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Trauma and Substance Abuse

Trauma and Substance Abuse 

 As psychologists who work with adolescents, parents often ask us, “Why did my child get involved with drinking and/or drugs?” Teens commonly report they initiate drug use due to peer pressure and curiosity in discovering “what it’s like.”   

 

The more critical question is, “What causes teens to continue abusing those substances on a long-term basis?” While some adolescents will ultimately discontinue using substances after an initial period of use, many others choose to continue, citing that it helps them “feel good,” “numb out, and forget their problems. For these teens, it is not uncommon to discover they have a history of trauma. 

Research studies reveal a strong correlation between trauma and substance abuse in teens.  Unfortunately, traumatic experiences are not uncommon for teens—one study suggests 25 percent of youth report having experienced at least one traumatic event prior to 16 years old. 

Trauma experiences may include physical, sexual and/or emotional abuse; neglect and maltreatment; witnessing domestic violence; natural disasters; exposure to community violence; terrorism; traumatic grief/loss; car accidents; and medical trauma. In response to a traumatic event, youth often experience extreme fear, a strong sense of helplessness, or horror. Left unaddressed, children may develop symptoms of post-traumatic stress disorder (PTSD) which include: 

Reexperiencing the trauma through intrusive thoughts, flashbacks, or dreams, or significant distress triggered by reminders of the event; 

Persistent avoidance of reminders of the event or of associations to the event;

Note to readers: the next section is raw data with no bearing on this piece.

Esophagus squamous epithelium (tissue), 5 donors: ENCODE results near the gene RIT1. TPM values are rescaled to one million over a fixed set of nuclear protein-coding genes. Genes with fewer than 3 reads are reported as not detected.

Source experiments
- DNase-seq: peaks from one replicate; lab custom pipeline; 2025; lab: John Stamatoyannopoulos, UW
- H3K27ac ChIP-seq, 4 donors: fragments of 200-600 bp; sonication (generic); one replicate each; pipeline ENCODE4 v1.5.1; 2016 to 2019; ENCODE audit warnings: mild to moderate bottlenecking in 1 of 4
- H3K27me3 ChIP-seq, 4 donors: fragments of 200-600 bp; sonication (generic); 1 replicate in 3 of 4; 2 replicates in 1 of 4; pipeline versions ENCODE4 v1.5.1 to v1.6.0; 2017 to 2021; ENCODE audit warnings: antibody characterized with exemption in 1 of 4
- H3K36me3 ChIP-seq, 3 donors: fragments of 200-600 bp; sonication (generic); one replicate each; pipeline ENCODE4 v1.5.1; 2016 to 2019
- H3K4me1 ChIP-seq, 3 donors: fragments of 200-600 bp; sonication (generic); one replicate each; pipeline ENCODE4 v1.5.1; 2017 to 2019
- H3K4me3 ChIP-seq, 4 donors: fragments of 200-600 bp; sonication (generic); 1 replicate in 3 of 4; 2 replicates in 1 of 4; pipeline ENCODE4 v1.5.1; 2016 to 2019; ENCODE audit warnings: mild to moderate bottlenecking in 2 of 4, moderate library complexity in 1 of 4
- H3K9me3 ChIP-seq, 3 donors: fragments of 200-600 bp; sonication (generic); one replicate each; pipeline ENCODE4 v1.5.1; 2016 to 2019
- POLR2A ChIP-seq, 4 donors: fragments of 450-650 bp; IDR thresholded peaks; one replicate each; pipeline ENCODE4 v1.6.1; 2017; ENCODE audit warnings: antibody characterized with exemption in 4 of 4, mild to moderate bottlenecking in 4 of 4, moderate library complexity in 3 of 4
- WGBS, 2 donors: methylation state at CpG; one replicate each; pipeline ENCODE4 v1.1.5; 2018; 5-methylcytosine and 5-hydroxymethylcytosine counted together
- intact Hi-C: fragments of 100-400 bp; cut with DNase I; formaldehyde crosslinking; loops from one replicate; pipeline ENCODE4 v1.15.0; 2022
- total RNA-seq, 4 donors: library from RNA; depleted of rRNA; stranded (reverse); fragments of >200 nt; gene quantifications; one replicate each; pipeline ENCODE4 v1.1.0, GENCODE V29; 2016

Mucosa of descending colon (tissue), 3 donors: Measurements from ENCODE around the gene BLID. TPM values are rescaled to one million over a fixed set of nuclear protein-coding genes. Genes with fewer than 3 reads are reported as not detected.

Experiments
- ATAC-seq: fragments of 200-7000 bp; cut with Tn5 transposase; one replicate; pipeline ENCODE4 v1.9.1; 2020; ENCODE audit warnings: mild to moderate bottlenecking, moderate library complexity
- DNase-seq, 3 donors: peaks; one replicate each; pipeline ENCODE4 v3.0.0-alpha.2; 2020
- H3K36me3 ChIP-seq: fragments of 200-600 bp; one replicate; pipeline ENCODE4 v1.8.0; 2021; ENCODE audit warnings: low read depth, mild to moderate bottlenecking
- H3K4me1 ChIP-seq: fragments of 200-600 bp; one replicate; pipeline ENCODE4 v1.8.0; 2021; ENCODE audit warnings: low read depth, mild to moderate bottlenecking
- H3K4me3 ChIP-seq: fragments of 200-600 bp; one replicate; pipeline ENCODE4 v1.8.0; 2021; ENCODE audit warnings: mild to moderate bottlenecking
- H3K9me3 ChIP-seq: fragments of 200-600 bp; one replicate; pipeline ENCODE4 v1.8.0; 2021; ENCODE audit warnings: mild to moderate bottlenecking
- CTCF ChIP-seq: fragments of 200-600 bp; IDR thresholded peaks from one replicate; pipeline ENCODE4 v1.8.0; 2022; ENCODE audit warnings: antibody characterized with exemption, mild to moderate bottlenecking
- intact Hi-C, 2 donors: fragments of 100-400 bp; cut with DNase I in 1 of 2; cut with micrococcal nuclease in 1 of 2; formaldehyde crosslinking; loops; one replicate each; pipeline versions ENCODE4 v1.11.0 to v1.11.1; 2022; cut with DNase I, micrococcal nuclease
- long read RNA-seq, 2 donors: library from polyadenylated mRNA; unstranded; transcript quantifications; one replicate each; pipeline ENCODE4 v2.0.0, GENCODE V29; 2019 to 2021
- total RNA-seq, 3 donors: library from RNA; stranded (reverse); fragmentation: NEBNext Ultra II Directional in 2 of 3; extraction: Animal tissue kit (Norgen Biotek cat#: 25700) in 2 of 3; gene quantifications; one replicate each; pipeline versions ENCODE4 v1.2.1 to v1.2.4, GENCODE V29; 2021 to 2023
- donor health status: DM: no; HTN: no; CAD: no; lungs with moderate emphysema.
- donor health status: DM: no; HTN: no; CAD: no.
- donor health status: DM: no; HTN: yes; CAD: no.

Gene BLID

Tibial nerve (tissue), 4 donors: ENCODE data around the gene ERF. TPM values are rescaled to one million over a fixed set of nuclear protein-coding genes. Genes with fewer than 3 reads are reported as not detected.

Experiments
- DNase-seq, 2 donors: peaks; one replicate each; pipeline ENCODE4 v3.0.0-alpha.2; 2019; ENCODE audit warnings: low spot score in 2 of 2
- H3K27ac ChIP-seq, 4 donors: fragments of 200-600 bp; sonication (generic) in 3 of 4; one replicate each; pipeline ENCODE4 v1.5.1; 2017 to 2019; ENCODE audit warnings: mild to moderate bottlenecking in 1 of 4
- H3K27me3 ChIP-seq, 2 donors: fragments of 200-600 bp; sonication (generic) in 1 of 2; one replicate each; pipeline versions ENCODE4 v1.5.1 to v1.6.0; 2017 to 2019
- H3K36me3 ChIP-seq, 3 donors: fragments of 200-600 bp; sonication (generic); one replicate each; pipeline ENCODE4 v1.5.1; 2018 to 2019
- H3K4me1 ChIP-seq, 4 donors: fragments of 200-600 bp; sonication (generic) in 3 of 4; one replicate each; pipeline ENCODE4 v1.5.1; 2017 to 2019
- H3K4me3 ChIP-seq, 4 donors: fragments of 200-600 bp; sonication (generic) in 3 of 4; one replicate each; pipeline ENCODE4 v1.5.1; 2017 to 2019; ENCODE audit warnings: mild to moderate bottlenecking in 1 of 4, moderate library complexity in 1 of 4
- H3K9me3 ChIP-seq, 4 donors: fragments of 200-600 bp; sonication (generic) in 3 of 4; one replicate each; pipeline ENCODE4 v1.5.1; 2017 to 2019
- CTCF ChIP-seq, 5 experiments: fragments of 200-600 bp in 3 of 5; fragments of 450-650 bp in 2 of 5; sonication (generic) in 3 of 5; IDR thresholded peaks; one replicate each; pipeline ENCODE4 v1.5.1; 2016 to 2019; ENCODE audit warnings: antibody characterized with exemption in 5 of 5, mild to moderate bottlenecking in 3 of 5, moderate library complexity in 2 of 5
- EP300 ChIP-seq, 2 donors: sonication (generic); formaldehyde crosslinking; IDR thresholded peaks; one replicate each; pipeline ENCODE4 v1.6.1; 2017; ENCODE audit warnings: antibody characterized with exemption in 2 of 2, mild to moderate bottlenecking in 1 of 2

Hypervigilance, exaggerated startle response, agitation, and sleeping problems. 

Research suggest PTSD among adolescents is found in almost 4 percent of males and over 6 percent of females nationally, and is a common diagnosis among teens admitted into psychiatric inpatient units.   

In addition to PTSD symptoms, exposure to trauma can lead to anxiety and depression.  Attempting to avoid the overwhelming negative emotional states that often occur following a traumatic event, adolescents may “self-medicate” by turning to alcohol or drugs in order to reduce anxiety and sadness, and/or to feel numb in response to reminders of the trauma. Over time, such self-medicating creates a vicious cycle of unhealthy and even harmful behaviors. 

Our experience has shown that an additional mediating factor is the level of isolation teens often feel within their own family system. In order to help protect youth exposed to trauma from turning to substances, obtaining appropriate treatment to address PTSD symptoms is critical. The following interventions are proven therapies for treating trauma in youth: 

Eye movement desensitization and reprocessing (EMDR) 

Cognitive behavior therapy 

Dialectical behavior therapy (DBT) 

We have found that integrating the above therapies, along with play therapy, art therapy and family therapy, is especially effective. 

While parents cannot ultimately control the choices made by their teenage child, parents do have the power to help reduce their child’s risk factors and to bolster protective factors, such as positive self-esteem and supportive and close family relationships. 

If a parent is unsure whether their child is experiencing PTSD symptoms in response to trauma, consultation with a child or adolescent mental health specialist is recommended. 

 

By // Gloria Gilbert,  Ph.D. and Marcus Earle, Ph.D. 

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